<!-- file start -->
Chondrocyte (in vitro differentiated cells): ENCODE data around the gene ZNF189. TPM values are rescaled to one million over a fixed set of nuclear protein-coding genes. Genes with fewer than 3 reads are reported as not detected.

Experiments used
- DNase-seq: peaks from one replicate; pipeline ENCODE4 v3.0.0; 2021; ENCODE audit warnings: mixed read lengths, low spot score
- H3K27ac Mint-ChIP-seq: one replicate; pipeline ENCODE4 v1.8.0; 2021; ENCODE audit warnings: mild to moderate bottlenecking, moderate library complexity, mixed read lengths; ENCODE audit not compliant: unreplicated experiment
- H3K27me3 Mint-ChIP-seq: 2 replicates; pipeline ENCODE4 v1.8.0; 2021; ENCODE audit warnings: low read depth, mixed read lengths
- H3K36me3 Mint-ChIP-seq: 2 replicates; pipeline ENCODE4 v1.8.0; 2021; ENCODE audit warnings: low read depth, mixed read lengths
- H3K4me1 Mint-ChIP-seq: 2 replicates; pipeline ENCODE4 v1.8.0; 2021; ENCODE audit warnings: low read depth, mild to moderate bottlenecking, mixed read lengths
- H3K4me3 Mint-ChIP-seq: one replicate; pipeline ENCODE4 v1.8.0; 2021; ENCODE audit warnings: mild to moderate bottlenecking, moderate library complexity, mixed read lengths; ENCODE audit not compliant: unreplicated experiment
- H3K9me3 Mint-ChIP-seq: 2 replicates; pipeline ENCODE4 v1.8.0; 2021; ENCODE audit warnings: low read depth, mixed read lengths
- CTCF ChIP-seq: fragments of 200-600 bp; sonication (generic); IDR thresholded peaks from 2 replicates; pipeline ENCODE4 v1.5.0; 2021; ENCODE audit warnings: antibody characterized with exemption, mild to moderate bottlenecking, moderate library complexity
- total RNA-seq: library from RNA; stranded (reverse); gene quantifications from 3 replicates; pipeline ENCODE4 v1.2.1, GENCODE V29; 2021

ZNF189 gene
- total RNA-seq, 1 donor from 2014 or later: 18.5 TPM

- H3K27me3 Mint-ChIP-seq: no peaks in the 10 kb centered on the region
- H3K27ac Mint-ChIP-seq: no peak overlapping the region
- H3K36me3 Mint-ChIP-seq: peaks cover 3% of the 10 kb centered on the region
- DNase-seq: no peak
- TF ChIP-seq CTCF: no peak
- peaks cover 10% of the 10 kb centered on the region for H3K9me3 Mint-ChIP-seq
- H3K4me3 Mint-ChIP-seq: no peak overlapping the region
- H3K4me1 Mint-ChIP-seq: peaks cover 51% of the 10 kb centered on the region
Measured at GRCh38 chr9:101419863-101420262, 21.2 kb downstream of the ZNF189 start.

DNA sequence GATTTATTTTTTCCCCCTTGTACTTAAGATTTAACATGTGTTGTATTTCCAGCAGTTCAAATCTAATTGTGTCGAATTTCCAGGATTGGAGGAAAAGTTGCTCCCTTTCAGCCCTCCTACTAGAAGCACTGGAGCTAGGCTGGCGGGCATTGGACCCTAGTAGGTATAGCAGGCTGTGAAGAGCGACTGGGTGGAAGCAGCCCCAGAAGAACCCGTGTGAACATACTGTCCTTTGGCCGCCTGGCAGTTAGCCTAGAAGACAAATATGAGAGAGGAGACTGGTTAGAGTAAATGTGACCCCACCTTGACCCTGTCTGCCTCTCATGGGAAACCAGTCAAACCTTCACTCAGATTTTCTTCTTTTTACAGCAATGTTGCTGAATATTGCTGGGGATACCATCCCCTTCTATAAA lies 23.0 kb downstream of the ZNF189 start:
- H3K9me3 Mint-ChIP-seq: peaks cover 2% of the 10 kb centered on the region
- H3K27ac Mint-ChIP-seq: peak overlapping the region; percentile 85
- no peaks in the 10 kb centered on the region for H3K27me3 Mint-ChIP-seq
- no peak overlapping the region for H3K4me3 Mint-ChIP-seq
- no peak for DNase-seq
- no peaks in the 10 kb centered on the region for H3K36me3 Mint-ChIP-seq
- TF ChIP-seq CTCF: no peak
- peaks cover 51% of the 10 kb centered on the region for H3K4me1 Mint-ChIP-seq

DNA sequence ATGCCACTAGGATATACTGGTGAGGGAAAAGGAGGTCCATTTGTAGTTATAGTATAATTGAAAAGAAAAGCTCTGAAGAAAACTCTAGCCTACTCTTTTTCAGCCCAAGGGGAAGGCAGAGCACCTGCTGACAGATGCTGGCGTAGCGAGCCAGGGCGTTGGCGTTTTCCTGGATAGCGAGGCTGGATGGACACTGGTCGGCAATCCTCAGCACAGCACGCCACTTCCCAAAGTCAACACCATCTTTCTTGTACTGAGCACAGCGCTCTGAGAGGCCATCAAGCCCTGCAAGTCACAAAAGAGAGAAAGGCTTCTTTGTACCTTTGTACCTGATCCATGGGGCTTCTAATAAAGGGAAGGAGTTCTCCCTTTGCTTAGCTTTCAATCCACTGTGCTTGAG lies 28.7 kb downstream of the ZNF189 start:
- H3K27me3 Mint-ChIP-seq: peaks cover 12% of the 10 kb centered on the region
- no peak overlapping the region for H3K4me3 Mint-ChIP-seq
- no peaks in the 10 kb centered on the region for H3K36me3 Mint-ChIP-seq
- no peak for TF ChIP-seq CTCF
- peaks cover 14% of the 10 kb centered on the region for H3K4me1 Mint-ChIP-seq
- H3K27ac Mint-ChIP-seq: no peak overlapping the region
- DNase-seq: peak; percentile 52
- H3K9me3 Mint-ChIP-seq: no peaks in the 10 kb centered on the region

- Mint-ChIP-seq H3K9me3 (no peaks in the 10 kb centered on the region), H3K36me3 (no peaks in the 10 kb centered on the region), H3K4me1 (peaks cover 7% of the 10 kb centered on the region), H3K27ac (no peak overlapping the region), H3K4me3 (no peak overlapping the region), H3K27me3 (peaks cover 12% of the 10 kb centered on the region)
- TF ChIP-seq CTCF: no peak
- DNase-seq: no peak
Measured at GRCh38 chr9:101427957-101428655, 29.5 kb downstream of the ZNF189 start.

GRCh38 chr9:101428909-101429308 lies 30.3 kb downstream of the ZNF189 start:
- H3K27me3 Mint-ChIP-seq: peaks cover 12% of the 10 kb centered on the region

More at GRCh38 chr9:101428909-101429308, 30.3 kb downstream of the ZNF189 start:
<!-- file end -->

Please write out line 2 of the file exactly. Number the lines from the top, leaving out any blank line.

Experiments used